The notoriously accident-prone Queens Boulevard boasts twelve lanes for motor vehicles at its widest points, but the DOT refuses to cede one of those lanes for cyclists, despite a citywide boom in bicycle commuting. Last month cycling advocates held a somber rally to demand a bike lane on Queens Boulevard, and installed a white ghost bike to commemorate the death of 38-year-old James Langergaard, who was killed by a car as he crossed the boulevard on the evening of August 14th. But a Daily News reporter has learned that the DOT has not even evaluated the possibility of a Queens Boulevard bikeway in recent years.

A Freedom of Information Act request for documents related to the issue yielded only 10 pages of paperwork from the DOT in the past three years. And most of those were letters to local elected officials insisting that such a bike lane was not an option. It's a surprisingly retrograde stance for the DOT, which has been robustly adding bike lanes throughout the city in recent years. In one of the letters, the Queens borough commissioner for the DOT vaguely wrote, "For many reasons, Queens Blvd. is not included in the [master] plan, and we do not envision including it in the near future."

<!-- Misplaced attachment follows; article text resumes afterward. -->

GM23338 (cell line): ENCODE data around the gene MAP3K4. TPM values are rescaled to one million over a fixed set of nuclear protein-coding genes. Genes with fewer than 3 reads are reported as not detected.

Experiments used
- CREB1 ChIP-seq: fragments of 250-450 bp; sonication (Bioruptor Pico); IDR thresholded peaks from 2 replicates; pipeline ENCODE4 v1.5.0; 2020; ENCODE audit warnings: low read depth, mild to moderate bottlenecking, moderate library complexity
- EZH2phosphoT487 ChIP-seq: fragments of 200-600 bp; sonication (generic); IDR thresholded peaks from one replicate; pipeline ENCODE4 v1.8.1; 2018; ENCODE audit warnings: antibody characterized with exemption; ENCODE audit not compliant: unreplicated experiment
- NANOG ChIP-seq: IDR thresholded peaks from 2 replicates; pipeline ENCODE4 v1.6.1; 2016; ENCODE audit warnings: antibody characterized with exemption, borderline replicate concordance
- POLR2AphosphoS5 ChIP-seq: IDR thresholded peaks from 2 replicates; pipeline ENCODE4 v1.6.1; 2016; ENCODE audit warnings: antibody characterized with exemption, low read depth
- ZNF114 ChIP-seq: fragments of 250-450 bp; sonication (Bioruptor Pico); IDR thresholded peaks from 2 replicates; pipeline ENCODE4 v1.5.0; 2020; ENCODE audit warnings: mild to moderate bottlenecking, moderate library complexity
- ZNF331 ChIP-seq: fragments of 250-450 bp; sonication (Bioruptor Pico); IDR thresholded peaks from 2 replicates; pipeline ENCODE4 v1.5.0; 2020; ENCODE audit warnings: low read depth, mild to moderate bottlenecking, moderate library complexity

But at least one local politician it throwing his support behind the bike lane brigade. Daniel Dromm, councilman-elect for District 25, tells the News, "This is more than a recreational issue, this is a transportation issue. They need to make more improvements for cyclists." Between 2000 and 2005, accidents along Queens Blvd. injured about 500 pedestrians and 100 bikers, according Transportation Alternatives. In the last three years, the DOT has installed more than 50 miles of bike lanes in Queens, including a lane that runs along Skillman Ave., parallel to part of Queens Blvd.